I’ve got a set of these on order with Adam at the Downhill Zone, but note that the shipping date has already slipped from August to “late summer” to “this Fall.” That technically could mean “up to Dec. 22,” which I hope isn’t the case as it’d be nice to be able to ride a 2010 product in 2010. But we’ll see.
Some specs to keep in mind: Using military ballistics technology akin to body armor for soldiers in Iraq, they’re unconditionally guaranteed for two years (not lifetime, as initially mistakenly reported). But word from the Easton lads is that they’re next to indestructible. Easton doesn’t even care how you ride ’em. You’re theoretically (wheel)set for life with these hoops. (Realistic? As we like to say, everything is unbreakable until it breaks. But Easton has a lot riding on its claims.)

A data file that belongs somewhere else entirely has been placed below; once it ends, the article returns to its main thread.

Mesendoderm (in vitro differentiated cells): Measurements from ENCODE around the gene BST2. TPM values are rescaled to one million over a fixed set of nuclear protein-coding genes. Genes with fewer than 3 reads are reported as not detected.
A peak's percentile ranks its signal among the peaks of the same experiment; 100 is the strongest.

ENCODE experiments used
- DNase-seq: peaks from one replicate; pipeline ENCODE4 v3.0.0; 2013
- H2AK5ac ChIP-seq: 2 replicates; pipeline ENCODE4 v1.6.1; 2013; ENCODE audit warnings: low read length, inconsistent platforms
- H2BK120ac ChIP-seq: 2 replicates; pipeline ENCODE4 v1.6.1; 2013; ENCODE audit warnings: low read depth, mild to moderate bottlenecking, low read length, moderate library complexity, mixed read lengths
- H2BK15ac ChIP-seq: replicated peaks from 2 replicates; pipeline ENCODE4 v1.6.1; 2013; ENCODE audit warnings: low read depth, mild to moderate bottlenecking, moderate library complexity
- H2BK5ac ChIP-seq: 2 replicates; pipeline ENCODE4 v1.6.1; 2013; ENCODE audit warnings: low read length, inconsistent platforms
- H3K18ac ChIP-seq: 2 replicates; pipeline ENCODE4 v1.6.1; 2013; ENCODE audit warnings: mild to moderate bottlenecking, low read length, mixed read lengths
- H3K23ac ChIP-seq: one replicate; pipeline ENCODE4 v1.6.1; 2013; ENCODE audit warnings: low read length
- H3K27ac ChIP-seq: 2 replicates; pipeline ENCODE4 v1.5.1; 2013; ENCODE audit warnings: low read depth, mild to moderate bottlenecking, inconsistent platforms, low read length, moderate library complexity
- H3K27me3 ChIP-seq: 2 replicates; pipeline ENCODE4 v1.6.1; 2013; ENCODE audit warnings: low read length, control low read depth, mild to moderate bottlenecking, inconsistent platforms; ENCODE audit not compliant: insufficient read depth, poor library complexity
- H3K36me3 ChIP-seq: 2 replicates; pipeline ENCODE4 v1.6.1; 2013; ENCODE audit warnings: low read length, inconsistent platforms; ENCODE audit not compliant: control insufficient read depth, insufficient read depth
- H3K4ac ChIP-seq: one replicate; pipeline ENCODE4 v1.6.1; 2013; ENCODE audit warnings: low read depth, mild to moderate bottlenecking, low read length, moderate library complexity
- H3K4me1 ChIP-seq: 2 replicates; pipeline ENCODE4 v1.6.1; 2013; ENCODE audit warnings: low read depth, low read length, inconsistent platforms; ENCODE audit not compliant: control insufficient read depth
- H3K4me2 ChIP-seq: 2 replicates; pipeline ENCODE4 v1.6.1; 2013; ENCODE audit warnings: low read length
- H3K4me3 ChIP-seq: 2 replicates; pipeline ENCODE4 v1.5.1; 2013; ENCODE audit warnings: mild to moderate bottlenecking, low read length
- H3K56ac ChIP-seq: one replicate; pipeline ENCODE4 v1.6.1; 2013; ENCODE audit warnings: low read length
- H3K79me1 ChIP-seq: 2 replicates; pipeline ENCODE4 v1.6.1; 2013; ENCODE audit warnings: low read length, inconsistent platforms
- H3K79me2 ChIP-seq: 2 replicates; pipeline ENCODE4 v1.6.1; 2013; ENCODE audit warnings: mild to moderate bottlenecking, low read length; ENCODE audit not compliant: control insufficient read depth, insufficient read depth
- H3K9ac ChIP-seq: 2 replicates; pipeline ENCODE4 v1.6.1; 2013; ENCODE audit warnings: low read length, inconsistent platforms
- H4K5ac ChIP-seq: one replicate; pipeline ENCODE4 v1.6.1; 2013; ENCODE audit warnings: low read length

If these hold up they may pretty much signify the end of conventional wheels, and further accelerate the carbon replacing metal (steel, ti, aluminum) on bikes. I’m noticing more carbon “chains” on bike drivetrains, still no reports of failure. If they live up to their billing (which essentially is they will never break), it will be a green light for carbon to replace a lot of stuff that it has not already.
Expense is still an issue but always declines with wider adoption. Carbon frames, once double the price tag of metal, have come down to comparable and even sub-metal levels.
But look at it this way: Despite the sticker shock these boys are worth it because they’re so dang light you can use them on your race, your XC, your aggro trail bike AND your freeride bike. All you have to do is change the tires!
That’s right, four wheelsets in one, for an average cost of around $600 each. Now that’s CHEAP for quality wheels, as I like to tell my wife.